NEW YORK — Subway delays and cancellations are not anything new for commuting New Yorkers — but a new program being rolled out by the MTA may just help calm the chaos.
It’s called ICAP — which stands for Incidence Customer Assistance Program.
"ICAP is a team of head office people trained head office people who if we have a major service disruption and customers really need to know what’s going on we need more people," MTA Transit President Andy Byword said.
Jesse Goldman works in the finance division of the MTA and he was part of the “all hands on deck” mentality back in December during the subway terrorist attack.
Station agents at stations seeing the most cancelations, like Union Square, had their hands full and that’s when volunteers like Goldman stepped in.
"They have a lot to do," Goldman said. "They have to close off the booths, they have to make announcements, so having that extra hand to hand out tickets or handle the 20 people asking the same questions really helps them out."
Some critics questioned whether management type roles in these scenarios could potentially take jobs away from existing MTA workers, but Byword assures this would not happen.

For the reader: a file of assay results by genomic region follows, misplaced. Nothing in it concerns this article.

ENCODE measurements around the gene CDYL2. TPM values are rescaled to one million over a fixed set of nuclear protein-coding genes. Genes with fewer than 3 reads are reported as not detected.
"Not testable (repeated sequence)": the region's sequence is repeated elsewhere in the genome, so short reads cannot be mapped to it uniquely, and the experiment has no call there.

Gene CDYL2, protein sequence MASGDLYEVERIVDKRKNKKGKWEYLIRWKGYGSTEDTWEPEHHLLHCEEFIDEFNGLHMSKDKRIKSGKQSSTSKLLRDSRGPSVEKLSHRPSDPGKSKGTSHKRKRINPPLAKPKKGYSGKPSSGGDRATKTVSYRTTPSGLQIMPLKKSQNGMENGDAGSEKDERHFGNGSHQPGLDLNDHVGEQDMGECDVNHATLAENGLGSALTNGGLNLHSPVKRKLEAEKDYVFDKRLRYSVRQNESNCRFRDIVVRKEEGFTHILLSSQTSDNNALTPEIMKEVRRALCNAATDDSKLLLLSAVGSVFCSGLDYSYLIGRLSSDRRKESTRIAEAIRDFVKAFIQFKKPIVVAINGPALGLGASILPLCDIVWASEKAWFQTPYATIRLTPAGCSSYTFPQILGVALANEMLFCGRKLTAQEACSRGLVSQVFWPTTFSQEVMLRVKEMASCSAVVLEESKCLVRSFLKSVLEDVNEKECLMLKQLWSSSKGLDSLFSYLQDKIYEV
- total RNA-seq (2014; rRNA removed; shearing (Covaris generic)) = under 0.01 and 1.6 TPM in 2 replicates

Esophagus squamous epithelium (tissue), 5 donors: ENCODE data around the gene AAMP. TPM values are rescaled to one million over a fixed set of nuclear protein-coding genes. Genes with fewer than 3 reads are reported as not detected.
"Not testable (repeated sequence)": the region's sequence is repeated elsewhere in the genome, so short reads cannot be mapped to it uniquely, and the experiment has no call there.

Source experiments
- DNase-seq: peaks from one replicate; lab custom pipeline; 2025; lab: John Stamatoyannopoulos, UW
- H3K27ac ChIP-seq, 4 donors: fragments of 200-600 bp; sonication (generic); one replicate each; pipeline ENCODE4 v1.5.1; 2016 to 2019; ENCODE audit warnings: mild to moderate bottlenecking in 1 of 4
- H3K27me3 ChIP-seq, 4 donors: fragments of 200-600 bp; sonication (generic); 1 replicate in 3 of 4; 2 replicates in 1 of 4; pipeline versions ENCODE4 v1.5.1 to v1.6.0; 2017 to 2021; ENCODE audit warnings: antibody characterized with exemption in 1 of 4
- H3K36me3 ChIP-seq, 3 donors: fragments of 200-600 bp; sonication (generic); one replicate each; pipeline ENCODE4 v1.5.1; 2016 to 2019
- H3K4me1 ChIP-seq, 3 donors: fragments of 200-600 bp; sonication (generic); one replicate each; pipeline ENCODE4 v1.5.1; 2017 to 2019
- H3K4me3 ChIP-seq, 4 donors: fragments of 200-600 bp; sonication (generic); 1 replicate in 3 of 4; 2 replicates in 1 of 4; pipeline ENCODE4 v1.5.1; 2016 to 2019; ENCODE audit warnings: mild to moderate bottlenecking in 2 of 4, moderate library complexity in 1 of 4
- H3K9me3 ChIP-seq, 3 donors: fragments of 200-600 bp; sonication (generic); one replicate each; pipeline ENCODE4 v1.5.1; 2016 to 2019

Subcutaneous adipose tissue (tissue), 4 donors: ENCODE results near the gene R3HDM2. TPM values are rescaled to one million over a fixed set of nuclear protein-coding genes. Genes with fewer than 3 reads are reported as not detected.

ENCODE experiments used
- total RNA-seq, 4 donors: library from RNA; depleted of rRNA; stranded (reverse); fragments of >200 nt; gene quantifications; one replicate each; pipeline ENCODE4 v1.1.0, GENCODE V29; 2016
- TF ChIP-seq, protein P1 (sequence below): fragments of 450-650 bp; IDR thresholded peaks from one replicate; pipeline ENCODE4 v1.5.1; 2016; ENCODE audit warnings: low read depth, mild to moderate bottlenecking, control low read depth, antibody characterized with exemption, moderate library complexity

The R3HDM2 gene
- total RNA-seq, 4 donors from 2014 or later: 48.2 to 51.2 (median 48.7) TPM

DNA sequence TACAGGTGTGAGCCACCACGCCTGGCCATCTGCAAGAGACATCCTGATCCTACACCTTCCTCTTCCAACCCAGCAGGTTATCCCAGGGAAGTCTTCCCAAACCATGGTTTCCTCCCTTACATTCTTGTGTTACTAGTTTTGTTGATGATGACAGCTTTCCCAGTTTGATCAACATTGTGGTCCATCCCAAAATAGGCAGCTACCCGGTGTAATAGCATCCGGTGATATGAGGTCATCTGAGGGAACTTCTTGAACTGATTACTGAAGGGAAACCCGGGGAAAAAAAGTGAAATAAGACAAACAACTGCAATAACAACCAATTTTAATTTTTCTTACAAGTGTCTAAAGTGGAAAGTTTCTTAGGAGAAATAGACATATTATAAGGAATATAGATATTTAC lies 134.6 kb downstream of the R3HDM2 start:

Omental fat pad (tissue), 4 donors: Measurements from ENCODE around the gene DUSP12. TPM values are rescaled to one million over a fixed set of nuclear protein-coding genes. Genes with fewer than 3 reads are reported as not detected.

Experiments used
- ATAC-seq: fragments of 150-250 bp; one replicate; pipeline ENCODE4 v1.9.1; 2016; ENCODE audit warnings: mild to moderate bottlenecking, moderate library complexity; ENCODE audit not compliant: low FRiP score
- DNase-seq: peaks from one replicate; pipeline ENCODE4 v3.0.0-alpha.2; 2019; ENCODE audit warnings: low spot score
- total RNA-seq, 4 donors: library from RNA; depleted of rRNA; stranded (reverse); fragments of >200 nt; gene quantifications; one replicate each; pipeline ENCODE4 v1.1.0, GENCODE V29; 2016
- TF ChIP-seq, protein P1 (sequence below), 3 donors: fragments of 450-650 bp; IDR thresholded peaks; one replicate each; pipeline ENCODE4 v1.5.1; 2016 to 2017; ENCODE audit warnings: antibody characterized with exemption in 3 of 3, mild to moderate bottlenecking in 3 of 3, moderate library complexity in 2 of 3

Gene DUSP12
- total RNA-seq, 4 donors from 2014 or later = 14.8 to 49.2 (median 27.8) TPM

"It's one team. We all help each other," Byword said. "I don't want to see my colleagues at the stations as struggling. Let’s give them some reinforcements."
Union officials PIX11 caught up with agreed.
"As far as the union is concerned, more power to management, you know, it helps relieve the stress of taking hundreds of way finders and bringing them somewhere, and then leaving the rest of the system unattended," said Joe Bermudez with the Transportation Workers Union of Greater NY.
ICAP shouldn’t be confused with Wayfinders, a pilot program of former station agents who help commuters and tourists find their way around our complex subway system.
That job is a full time gig, designed to protect station agents as technology begins to impede on their existing roles.